Queen Ahilyabai Holkar of Indore built the temple Tarakeshvara (“Lord of Crossing”) in 1795, on a rectangular plan. The temple is structured with the base of six pillars. At the entrance is the image of Ganesha. In the inner sanctum, in a vessel is a four-headed Shiva lingam. Like the Banaras style of Pancayatana temple, here also are the images of Surya, Durga, Ganesha and Vishe in the four corners. This Shiva image, in the forenoon decorated with five-headed mask made of bronze, provides liberation to the departed soul by putting sacred verses in the ears. Tarakeshvara is propitiated after the completion of cremation rites. This temple is assumed to be the replica of the famous shrine, about a 100-km north of Kolkata. At the three famous sites of Shiva temples there exist the image of Tarakeshvara, i.e. in the Jnanavapi, east to the great Nandi bull, in the Khemaka temple near Golden (Vishvanatha) temple, and at the Kedar Ghat. Bajirao Peshva built the nearby ghat in ca 1735, but before the basement had been raised some metres, the tremendous weight of the massive masonry caused a landslide, which made the whole fabric topple over, so that the work had to be abandoned. The unfinished façade and portion of the ghat are still visible. In fact, the entire structure sunk several metres into the earth since its erection. Later in 1830, the queen Baijabai of Gwalior get it repaired and partly rebuilt; moreover, she built the Ratneshvara temple in the Gujarati style at the bank side, which also shrunken down only after a few months of construction and since then laying down as such. This is a landmark at this area. A little over 30,000 corpses are cremated annually in Banaras of which about 28,000 are cremated at Manikarnika cremation Ghat, and the rest at Harishchandra Ghat in the south. Cremating a dead body consumes on average about 5 quintals (500kg) of wood. Every dead body gets registered at the nearby office, followed by the negotiations and bargaining with the funeral priest (Dom) who gives the sacred fire for funeral.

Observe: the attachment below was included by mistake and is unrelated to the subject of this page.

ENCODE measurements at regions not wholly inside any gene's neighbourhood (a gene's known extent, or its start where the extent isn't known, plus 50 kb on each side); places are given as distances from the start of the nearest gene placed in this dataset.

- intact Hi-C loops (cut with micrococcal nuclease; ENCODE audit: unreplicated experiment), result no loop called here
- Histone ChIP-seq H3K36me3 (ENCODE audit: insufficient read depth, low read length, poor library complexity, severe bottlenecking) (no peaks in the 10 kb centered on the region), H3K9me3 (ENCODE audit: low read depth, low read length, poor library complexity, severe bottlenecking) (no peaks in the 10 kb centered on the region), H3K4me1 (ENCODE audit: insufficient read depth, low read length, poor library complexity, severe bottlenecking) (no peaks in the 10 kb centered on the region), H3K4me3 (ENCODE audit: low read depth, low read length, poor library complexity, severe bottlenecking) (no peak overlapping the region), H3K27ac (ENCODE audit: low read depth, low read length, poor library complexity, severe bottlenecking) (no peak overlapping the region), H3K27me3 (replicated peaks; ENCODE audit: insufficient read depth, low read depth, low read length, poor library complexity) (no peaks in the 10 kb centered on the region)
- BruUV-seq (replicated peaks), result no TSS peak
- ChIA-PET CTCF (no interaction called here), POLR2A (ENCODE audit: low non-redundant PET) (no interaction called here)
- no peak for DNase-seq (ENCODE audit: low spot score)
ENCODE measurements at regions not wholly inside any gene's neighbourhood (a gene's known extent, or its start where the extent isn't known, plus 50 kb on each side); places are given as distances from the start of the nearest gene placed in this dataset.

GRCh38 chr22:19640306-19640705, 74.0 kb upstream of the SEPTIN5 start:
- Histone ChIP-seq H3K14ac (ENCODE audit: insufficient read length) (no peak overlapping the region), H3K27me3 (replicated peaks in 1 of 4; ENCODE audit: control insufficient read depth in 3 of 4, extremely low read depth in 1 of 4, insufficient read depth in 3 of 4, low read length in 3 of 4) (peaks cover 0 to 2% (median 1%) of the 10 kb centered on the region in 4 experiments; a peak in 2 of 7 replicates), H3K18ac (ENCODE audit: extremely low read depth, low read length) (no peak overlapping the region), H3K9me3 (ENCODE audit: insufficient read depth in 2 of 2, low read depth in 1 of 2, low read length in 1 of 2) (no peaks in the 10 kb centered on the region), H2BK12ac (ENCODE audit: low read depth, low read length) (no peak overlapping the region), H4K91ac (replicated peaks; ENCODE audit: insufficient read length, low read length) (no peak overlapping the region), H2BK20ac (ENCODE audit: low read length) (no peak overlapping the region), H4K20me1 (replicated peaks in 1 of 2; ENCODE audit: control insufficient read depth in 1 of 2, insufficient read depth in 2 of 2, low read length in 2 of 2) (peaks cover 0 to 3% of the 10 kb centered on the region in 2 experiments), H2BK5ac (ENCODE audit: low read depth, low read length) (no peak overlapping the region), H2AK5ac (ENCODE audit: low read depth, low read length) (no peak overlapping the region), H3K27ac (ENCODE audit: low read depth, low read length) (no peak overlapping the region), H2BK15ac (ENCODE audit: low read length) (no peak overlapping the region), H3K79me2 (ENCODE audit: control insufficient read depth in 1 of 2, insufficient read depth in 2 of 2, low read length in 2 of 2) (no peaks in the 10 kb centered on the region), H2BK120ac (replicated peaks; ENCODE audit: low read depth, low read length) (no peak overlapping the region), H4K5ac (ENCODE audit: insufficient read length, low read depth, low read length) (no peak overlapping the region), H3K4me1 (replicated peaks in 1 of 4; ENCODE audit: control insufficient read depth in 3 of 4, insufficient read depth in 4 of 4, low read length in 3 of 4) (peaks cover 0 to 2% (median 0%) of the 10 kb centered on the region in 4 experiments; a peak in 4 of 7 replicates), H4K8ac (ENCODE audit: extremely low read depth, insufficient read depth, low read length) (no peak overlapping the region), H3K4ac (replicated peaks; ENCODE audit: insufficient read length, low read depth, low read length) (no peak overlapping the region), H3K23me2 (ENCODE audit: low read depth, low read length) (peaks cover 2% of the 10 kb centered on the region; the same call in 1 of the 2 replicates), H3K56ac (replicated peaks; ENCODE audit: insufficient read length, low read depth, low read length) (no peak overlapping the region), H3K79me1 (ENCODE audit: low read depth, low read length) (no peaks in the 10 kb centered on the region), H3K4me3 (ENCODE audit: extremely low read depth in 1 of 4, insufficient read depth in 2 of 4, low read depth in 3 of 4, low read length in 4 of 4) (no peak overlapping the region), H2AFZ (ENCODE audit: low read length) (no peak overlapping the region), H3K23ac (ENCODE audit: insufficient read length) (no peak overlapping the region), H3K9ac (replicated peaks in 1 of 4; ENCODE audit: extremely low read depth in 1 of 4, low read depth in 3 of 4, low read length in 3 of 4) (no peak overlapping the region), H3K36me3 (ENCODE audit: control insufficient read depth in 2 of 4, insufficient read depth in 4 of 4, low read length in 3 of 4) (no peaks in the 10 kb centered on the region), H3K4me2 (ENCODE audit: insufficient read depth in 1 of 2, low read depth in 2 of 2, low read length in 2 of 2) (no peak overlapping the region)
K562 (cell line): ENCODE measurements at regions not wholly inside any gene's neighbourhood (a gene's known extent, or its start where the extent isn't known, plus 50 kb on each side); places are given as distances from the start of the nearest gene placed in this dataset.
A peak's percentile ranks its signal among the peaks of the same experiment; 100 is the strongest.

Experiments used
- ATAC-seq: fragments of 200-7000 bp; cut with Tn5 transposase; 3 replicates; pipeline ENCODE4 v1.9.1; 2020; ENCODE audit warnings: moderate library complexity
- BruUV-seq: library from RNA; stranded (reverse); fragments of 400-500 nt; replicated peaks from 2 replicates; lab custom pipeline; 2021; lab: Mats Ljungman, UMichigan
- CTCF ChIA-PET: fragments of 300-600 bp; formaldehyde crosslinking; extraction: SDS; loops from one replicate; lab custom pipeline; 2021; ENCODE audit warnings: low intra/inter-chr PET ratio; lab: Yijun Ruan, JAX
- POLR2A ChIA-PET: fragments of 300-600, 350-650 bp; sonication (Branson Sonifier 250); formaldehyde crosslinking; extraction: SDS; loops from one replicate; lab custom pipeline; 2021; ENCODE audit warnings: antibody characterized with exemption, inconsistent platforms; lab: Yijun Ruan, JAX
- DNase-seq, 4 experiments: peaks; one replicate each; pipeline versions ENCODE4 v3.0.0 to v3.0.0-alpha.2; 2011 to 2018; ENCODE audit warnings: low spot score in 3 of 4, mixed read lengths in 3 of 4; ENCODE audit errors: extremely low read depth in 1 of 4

Present state of conservation
Except by the temple trust and the local public organisations, those work on their own ways, there are no specific action plans, programmes and strategies for conservation and preservation of the ghats.
Specific measures being taken for conserving the specific property
It is expected that by the support of active people participation, awareness to save the age-old rich heritage, and development under the Master Plan (and its judiciary control) the ghat heritage will be protected and conserved for the better befit to the society.
The temples are owned by their Temple Trusts; the ghat area by the Municipal Corporation.